Early on in the pandemic, reports of the death of the office appeared greatly exaggerated. But as Covid-19 lingers, and second infection spikes dot the global map, something is changing in how employees and employers view the workplace: It’s being seen as an option rather than a necessity for many white-collar workers.

Once we get the pandemic under control, this shift will be welcomed by cost-cutting companies and staff who dread the daily commute. But for the owners of commercial property — already reeling from the move away from brick-and-mortar retail — the consequences may be severe. The market values of commercial real-estate companies, such as Land Securities Group Plc and British Land Co. Plc, have plummeted.

This isn’t just a question of tech workers at Alphabet Inc., Twitter Inc. or Facebook Inc. taking the relatively straightforward step of doing their stuff from home. All kinds of companies are making the same calculation. Alan Jope, boss of consumer goods giant Unilever, doesn’t see workers ever returning to offices 100%. Swiss bank UBS Group AG says a third of its employees could keep operating from home.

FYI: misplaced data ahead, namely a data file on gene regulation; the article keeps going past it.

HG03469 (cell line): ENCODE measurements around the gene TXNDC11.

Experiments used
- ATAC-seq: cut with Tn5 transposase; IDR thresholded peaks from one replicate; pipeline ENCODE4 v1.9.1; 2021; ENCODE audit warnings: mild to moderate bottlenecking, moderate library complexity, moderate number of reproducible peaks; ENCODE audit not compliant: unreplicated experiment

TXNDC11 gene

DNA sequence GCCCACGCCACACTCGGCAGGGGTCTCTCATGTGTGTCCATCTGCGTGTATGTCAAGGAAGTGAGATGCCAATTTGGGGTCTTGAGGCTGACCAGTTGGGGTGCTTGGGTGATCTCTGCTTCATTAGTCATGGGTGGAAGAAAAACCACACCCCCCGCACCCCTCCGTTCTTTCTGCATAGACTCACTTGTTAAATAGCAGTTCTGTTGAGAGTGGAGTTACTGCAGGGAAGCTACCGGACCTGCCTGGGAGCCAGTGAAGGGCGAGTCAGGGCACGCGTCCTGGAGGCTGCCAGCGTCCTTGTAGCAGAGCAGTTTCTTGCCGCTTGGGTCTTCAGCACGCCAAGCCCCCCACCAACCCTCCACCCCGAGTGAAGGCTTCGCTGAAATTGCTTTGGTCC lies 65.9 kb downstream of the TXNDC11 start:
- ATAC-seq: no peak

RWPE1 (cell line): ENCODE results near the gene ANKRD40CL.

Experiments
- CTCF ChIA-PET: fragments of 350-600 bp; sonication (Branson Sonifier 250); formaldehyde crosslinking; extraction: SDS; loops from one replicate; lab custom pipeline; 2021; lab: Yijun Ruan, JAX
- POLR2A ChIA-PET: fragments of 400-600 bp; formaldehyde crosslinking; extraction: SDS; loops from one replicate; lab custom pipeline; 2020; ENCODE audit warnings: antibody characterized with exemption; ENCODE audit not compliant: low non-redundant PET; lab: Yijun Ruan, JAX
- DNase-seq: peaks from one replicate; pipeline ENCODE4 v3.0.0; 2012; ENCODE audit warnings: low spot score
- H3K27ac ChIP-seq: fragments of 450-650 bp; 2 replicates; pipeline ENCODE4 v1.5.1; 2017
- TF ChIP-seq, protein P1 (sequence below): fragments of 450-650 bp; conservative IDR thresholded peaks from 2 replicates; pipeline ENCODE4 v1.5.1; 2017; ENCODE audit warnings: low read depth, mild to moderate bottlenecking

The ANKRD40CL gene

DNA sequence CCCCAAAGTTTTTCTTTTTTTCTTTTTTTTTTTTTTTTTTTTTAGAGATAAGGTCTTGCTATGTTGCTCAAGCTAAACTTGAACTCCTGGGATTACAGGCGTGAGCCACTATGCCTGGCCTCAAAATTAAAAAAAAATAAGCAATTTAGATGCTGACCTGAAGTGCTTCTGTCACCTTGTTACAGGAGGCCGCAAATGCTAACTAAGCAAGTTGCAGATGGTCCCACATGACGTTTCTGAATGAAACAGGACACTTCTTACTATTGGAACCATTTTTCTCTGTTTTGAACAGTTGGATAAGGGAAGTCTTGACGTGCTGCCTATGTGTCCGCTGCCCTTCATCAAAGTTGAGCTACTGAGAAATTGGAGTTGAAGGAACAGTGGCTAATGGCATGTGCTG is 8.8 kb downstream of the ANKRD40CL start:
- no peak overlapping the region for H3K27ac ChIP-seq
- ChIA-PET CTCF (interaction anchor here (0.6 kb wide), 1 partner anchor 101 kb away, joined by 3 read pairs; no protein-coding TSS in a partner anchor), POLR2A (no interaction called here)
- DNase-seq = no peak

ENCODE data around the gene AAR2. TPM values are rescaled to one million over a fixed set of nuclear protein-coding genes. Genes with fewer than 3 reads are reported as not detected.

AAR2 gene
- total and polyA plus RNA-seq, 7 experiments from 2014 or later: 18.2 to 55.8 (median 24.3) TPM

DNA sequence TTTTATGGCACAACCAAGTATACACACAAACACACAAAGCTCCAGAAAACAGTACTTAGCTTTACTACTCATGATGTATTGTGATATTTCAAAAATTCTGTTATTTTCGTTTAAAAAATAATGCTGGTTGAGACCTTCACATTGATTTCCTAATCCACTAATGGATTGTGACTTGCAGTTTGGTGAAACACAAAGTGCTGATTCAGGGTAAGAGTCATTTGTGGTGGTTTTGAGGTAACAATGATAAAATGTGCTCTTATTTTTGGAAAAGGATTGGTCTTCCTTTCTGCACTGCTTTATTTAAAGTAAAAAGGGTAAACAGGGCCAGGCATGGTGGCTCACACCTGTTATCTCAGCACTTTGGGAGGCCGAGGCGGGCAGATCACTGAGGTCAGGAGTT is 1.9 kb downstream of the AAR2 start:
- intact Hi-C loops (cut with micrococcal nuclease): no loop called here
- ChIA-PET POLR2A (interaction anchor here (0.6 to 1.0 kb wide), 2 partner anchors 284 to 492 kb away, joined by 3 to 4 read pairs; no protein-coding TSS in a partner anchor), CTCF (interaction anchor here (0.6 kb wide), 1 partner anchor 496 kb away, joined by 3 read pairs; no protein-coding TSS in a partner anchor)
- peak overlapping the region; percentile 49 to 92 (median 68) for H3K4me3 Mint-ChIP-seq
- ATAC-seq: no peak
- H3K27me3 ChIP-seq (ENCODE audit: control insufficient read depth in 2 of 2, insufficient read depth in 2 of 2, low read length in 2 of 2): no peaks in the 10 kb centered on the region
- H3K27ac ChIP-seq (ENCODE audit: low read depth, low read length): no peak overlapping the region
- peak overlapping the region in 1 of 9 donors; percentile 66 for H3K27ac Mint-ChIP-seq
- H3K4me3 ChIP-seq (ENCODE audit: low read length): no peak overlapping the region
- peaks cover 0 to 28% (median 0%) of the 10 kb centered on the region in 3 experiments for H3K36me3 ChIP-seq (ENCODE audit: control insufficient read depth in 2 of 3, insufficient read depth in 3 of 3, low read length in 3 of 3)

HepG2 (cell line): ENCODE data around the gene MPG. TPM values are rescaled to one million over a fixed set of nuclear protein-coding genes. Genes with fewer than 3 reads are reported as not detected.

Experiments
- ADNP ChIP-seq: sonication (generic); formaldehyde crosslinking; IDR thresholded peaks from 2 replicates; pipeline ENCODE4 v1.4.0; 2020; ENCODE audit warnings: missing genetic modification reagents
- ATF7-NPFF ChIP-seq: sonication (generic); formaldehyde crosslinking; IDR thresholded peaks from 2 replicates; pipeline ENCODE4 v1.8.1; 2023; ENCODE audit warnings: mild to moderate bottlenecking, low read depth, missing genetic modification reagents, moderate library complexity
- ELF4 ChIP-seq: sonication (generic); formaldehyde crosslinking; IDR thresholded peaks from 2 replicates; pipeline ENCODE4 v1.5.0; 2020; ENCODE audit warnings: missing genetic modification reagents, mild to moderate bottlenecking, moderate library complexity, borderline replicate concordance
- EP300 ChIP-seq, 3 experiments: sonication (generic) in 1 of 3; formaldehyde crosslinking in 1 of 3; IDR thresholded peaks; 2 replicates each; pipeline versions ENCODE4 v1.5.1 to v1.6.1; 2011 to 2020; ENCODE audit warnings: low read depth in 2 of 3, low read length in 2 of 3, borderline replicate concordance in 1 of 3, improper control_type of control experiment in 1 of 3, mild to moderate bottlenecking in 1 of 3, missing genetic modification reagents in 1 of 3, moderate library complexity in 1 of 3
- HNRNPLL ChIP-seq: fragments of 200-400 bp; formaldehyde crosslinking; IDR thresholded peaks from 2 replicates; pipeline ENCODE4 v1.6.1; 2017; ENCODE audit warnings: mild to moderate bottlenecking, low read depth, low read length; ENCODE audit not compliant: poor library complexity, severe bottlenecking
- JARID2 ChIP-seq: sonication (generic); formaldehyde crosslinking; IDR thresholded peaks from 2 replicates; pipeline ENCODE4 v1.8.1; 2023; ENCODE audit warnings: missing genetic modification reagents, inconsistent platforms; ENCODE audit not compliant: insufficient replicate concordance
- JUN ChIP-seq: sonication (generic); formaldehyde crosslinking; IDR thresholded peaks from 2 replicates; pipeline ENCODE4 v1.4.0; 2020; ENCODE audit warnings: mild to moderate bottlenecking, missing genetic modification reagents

With property being a big business cost, employers would love to cut their space. Burberry Group Plc, a British luxury company, is exploring whether it can save money on its offices outside the U.K.

Analysts at UBS assume that, on average, working one or two days a week at home could become the norm. That would have big implications for office vacancy rates, which have a close correlation to rents. In London’s West End commercial district, for example, more home working — together with an impending recession — could mean the vacancy rate rising from 3.3% in the first quarter of 2020 to just over 10% at the end of the year, according to UBS. It might still be 11.5% in 2022, the bank said.